Mind and Body Practices
There is evidence that relaxation techniques can be effective in treating chronic insomnia.In a preliminary study, mindfulness-based stress reduction, a type of meditation, was as effective as a prescription drug in a small group of people with insomnia.
Preliminary studies in postmenopausal women and women with osteoarthritis suggest that yoga may be helpful for insomnia.
Some practitioners who treat insomnia have reported that hypnotherapy enhanced the effectiveness of cognitive-behavioral therapy and relaxation techniques in their patients, but very little rigorous research has been conducted on the use of hypnotherapy for insomnia.
A small 2012 study on massage therapy showed promising results for insomnia in postmenopausal women. However, conclusions cannot be reached on the basis of a single study.
Most of the studies that have evaluated acupuncture for insomnia have been of poor scientific quality. The current evidence is not rigorous enough to show whether acupuncture is helpful for insomnia.
Melatonin and Related Supplements
Melatonin may help with jet lag and sleep problems related to shift work.
A 2013 evaluation of the results of 19 studies concluded that melatonin may help people with insomnia fall asleep faster, sleep longer, and sleep better, but the effect of melatonin is small compared to that of other treatments for insomnia.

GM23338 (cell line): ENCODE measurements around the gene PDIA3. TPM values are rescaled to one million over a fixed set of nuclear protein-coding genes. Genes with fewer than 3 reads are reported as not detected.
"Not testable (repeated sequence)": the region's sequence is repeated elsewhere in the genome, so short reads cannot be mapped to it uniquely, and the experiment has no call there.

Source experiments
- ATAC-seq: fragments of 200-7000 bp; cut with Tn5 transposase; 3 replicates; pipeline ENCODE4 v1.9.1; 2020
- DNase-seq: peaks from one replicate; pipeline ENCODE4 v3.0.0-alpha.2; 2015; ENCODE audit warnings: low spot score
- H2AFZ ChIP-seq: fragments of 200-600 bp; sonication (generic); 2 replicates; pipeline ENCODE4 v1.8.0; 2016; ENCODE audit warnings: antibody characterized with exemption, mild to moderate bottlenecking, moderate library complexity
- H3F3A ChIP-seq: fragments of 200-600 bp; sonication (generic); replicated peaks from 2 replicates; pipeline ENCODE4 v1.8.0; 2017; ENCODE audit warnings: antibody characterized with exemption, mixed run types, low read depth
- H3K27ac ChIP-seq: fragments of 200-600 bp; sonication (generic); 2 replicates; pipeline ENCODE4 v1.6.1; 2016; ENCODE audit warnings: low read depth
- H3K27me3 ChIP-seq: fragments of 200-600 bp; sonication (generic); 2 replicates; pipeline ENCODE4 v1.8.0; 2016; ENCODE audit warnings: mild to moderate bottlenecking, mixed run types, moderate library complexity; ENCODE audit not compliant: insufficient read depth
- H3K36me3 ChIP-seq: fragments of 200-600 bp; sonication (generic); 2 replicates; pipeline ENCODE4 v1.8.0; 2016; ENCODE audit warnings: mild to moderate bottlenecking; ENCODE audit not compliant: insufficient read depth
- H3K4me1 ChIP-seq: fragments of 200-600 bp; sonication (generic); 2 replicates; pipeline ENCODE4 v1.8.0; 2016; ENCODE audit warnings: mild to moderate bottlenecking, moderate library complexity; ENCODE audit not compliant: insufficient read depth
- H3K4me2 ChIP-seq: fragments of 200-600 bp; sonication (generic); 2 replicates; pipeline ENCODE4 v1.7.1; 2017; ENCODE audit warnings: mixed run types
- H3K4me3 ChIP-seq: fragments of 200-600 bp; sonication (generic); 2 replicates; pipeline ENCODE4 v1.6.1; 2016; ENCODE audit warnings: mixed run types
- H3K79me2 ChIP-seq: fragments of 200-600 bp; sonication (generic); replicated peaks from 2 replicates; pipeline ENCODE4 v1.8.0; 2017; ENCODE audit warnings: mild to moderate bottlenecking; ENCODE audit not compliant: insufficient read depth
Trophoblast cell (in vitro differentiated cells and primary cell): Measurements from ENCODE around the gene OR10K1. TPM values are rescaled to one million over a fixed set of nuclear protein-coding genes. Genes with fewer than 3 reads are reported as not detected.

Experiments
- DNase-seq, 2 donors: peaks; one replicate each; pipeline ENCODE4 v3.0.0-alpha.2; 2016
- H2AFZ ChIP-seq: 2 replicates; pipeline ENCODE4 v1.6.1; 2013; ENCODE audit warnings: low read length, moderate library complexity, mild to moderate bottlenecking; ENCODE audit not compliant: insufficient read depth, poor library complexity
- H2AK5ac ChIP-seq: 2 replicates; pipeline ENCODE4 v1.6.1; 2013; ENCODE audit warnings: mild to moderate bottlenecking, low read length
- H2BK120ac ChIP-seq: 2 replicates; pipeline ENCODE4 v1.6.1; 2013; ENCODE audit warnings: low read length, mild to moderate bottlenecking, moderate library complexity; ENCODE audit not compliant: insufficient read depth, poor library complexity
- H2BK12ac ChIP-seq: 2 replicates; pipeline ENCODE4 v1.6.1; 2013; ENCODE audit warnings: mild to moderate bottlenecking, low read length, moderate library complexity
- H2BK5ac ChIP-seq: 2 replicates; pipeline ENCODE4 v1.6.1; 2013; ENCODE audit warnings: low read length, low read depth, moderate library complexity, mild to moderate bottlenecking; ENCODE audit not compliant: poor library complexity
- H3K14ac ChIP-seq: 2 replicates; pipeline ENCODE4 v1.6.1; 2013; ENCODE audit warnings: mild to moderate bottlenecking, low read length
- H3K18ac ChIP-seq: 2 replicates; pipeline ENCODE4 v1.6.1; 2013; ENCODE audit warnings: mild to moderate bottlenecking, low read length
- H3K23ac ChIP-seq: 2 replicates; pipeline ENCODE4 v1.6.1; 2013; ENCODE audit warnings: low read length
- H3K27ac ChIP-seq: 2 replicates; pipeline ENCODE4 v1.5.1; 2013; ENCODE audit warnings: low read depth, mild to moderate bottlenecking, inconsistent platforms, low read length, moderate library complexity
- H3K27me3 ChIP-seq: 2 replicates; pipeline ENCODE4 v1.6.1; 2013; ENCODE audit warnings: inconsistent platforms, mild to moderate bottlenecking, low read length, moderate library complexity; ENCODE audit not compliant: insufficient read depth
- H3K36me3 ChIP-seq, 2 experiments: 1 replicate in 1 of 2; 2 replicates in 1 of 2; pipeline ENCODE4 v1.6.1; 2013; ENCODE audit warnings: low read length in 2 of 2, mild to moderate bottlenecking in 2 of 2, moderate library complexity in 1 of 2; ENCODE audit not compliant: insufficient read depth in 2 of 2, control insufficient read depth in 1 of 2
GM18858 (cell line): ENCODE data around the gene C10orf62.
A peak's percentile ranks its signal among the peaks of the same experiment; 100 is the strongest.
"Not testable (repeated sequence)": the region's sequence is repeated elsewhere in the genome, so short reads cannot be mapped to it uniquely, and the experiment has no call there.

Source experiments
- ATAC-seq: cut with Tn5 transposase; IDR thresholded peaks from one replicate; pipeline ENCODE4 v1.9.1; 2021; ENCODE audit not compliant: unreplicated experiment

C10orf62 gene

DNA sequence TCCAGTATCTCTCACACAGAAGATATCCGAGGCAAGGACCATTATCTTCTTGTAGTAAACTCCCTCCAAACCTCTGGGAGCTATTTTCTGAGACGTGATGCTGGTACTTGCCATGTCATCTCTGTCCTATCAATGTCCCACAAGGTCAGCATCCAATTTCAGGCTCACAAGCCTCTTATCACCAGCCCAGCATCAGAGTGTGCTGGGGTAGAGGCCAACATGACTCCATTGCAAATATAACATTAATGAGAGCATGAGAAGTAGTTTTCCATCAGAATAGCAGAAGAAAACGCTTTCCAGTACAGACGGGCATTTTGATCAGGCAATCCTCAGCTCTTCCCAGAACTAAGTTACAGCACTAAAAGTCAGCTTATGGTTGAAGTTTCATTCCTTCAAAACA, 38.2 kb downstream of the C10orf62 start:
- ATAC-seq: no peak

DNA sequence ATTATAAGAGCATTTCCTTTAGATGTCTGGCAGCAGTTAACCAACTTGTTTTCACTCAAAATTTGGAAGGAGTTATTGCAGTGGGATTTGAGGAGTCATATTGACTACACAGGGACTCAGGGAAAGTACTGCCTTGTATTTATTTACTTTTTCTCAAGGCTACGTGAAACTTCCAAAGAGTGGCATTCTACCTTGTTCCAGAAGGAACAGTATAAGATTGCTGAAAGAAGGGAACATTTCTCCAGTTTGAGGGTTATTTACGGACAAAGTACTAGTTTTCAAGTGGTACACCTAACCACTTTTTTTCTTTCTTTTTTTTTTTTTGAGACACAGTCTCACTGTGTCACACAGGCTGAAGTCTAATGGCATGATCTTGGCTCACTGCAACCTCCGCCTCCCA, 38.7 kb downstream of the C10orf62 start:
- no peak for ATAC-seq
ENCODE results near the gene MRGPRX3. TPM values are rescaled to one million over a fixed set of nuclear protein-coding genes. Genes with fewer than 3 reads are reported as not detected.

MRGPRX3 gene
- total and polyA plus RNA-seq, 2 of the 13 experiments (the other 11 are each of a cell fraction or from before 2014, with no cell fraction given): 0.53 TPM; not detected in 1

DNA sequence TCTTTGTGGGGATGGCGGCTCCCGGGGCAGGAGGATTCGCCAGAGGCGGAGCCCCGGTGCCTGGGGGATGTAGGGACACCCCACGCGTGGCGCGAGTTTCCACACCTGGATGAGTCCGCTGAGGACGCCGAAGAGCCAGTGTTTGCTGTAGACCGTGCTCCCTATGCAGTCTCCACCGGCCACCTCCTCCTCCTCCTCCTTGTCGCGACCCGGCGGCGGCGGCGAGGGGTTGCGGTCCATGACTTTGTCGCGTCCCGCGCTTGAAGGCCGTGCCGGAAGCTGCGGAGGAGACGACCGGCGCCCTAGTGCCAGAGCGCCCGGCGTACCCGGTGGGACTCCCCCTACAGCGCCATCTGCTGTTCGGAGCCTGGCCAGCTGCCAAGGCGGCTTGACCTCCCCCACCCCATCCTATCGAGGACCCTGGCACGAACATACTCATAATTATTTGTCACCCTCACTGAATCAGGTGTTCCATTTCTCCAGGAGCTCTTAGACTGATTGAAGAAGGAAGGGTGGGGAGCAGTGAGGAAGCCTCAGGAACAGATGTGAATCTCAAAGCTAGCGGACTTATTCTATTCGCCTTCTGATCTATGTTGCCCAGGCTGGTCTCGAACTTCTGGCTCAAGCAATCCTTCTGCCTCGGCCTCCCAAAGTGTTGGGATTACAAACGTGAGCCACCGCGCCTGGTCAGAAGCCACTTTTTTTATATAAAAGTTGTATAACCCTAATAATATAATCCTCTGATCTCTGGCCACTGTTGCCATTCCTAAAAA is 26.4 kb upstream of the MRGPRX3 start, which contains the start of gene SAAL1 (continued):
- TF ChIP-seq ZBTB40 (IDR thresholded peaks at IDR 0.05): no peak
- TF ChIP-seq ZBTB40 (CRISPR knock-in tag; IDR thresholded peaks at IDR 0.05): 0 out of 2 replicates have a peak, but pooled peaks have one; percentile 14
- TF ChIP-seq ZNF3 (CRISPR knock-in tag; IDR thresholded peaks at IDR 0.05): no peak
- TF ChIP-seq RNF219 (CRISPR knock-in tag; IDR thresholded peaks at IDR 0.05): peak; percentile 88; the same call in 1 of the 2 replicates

Dietary supplements containing substances that can be changed into melatonin in the body—L-tryptophan and 5-hydroxytryptophan (5-HTP)—have been researched as sleep aids.Herbs
Although chamomile has traditionally been used for insomnia, often in the form of a tea, there is no conclusive evidence from clinical trials showing whether it is helpful. Some people, especially those who are allergic to ragweed or related plants, may have allergic reactions to chamomile.
Although kava is said to have sedative properties, very little research has been conducted on whether this herb is helpful for insomnia. More importantly, kava supplements have been linked to a risk of severe liver damage.
Clinical trials of valerian (another herb said to have sedative properties) have had inconsistent results, and its value for insomnia has not been demonstrated. Although few people have reported negative side effects from valerian, it is uncertain whether this herb is safe for long-term use.
Some “sleep formula” dietary supplements combine valerian with other herbs such as hops, lemon balm, passionflower, and kava or other ingredients such as melatoninand 5-HTP. There is little evidence on these preparations from studies in people.